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Windows 11 is here. The latest update to Microsoft’s Operating System came out of the Insider Program on October 4 and is now available for anyone with a compatible PC to download and install. For those who are not sure if their PC will be able to run Windows 11, they can use the tool PC Health Check from Microsoft.

The most important changes we find in Windows 11 they include a new Start menu that is now centered on the screen, along with widgets to take a look at the news, weather and other information of your choice. There’s a redesigned Settings app that is much easier to navigate, and new support tools for organizing and managing open apps. Microsoft has also given another twist to the Microsoft Store and Xbox applications.

In addition to the new Xbox app, Microsoft has added some features to Windows 11 that the company promises, enhance the gaming experience and increase performance. For the past few weeks, I’ve been testing Windows 11 on a pre-built NZXT Streaming Plus PC, with an AMD Ryzen 5 5600X, Nvidia GeForce RTX 3070 and 16GB of memory.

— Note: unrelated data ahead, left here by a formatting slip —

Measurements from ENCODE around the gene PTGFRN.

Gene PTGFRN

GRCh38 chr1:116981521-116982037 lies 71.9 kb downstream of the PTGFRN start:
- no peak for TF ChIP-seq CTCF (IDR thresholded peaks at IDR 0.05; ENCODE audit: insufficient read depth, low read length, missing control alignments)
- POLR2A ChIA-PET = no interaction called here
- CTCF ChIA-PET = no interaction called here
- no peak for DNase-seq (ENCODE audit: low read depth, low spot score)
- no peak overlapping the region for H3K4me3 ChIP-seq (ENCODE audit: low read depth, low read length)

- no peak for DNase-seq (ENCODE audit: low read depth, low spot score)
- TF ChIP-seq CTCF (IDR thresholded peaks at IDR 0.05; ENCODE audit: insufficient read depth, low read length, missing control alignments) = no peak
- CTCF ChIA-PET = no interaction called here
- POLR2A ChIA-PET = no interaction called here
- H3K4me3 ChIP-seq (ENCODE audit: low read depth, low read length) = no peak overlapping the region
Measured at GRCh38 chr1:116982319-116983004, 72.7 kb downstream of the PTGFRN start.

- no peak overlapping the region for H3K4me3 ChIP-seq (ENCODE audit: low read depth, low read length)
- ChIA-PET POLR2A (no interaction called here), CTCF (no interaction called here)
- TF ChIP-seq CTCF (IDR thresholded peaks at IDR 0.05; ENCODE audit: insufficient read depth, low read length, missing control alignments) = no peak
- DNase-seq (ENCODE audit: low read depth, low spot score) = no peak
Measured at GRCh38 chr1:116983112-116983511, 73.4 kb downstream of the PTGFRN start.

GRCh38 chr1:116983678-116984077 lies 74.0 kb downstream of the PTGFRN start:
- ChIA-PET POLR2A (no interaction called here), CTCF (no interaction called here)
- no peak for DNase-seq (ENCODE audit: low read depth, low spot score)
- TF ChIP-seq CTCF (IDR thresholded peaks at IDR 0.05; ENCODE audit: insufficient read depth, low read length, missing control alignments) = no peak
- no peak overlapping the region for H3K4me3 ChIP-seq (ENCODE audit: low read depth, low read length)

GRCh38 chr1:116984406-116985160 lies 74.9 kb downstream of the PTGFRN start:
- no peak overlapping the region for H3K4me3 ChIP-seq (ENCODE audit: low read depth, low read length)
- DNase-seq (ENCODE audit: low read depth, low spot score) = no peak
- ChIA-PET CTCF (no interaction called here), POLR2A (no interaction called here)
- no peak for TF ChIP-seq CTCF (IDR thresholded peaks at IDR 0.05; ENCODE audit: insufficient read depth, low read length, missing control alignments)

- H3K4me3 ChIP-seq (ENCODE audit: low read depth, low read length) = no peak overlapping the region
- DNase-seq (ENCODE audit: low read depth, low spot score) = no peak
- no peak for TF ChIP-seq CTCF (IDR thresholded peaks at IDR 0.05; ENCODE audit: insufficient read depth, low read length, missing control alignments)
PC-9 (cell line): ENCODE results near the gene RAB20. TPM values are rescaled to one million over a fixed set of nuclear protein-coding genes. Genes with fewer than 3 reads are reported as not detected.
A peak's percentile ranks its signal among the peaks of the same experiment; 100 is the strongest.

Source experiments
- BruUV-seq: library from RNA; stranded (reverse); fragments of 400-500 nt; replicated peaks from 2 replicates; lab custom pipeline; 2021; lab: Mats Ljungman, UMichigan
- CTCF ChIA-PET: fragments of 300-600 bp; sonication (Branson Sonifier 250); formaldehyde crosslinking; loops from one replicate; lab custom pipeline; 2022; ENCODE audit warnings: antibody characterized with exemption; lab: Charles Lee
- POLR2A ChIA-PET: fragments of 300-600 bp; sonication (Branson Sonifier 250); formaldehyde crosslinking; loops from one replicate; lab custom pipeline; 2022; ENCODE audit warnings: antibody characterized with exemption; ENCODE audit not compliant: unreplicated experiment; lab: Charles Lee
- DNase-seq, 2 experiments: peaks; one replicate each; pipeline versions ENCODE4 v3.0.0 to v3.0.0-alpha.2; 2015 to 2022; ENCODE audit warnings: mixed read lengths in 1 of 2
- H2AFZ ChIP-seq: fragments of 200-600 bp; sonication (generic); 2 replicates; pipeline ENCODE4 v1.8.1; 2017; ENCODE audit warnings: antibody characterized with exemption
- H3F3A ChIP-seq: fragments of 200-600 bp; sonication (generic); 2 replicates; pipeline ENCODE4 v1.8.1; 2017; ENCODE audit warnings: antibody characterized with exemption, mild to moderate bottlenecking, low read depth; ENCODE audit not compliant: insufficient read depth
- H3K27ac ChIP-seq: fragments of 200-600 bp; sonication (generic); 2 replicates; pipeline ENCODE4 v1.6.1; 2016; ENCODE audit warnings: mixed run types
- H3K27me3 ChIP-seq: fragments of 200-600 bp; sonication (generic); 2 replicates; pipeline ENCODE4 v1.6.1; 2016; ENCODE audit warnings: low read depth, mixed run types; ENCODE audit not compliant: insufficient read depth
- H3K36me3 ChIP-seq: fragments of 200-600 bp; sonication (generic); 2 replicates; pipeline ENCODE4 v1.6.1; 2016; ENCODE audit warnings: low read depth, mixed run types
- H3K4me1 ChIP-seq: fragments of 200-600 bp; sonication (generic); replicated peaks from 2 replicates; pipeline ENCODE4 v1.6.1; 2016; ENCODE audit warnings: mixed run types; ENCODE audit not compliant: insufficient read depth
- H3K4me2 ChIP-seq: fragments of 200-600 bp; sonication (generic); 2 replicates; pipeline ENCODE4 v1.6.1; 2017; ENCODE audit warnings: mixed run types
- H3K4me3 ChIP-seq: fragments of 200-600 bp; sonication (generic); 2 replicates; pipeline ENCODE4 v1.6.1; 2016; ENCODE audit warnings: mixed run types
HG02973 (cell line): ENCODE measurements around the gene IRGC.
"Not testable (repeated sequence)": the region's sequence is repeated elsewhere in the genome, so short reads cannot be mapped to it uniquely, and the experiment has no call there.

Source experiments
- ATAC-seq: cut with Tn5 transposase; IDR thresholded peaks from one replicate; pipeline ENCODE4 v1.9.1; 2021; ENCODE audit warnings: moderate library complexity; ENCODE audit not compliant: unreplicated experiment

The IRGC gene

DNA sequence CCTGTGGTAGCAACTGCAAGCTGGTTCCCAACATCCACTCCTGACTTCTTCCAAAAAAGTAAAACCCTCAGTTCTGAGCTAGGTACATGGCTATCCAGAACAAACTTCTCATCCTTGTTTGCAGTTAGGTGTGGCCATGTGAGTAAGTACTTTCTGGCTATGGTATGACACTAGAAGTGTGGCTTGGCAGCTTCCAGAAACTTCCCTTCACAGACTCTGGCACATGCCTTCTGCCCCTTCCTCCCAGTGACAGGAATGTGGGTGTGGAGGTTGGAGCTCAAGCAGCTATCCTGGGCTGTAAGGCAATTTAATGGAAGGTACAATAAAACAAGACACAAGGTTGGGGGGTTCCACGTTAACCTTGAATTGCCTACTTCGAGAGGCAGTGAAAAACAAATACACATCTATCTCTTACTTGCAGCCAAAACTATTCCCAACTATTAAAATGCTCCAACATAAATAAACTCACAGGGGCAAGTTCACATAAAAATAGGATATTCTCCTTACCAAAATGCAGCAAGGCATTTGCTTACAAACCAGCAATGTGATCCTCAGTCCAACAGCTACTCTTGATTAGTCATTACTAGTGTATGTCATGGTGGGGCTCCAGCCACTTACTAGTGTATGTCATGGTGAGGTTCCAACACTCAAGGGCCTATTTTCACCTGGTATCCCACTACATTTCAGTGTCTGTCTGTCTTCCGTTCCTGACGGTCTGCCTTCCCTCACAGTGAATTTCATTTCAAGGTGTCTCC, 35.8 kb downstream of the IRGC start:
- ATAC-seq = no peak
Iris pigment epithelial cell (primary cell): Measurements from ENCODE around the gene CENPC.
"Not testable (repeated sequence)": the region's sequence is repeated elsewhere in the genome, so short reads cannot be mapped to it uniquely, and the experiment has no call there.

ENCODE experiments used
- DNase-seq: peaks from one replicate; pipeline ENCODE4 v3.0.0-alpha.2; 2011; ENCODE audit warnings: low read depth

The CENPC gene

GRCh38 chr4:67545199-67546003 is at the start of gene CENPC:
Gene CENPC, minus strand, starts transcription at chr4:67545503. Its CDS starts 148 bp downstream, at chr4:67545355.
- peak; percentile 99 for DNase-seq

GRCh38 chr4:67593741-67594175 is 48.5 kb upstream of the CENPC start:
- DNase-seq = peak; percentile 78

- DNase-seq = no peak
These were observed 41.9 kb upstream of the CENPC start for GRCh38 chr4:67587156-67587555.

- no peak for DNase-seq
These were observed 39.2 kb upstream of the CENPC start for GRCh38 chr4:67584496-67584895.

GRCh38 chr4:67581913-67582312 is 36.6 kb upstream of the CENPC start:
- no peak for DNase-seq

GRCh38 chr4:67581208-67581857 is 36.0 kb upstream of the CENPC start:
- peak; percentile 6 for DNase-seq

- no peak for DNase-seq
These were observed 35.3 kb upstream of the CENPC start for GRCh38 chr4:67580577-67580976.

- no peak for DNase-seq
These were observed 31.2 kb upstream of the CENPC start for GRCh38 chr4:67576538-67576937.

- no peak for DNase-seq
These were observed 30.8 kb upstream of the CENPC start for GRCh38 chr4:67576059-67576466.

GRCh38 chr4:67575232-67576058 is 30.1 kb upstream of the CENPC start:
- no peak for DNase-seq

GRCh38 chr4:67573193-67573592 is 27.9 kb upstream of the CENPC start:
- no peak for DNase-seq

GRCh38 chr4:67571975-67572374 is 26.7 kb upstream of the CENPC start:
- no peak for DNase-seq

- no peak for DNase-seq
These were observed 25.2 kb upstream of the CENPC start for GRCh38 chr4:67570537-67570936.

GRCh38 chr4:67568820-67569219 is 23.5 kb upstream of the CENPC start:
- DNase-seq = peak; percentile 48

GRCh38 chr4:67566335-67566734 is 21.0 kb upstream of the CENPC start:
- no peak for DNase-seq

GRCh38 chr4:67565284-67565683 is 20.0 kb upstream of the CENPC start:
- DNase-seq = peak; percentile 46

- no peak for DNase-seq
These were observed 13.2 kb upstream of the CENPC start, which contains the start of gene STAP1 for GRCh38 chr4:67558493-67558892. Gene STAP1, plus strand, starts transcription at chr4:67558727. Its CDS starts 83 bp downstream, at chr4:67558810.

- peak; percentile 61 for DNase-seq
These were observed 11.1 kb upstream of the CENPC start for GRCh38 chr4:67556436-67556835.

A new beginning

Once the PC restarts after successfully installing Windows 11, the first thing you notice is that the Start button, along with all the items pinned to the taskbar, are now centered along the bottom of the screen. Not only that, but there are also some additional icons.

Next to the Start button there is a shortcut to show all the desktops, in which you can organize the applications and open windows to your liking. Then there is the Widget button that will make a widget menu slide out from the left side of the screen. Finally, there is the chat application that is part of Microsoft Teams, and it is what you can use to send messages to friends, family and co-workers.

The Start menu has a whole new look. There’s a search bar at the top of the popup, your apps pinned just below (with a button to see all installed apps), and then a recommended section where you’ll find shortcuts to recent files and apps.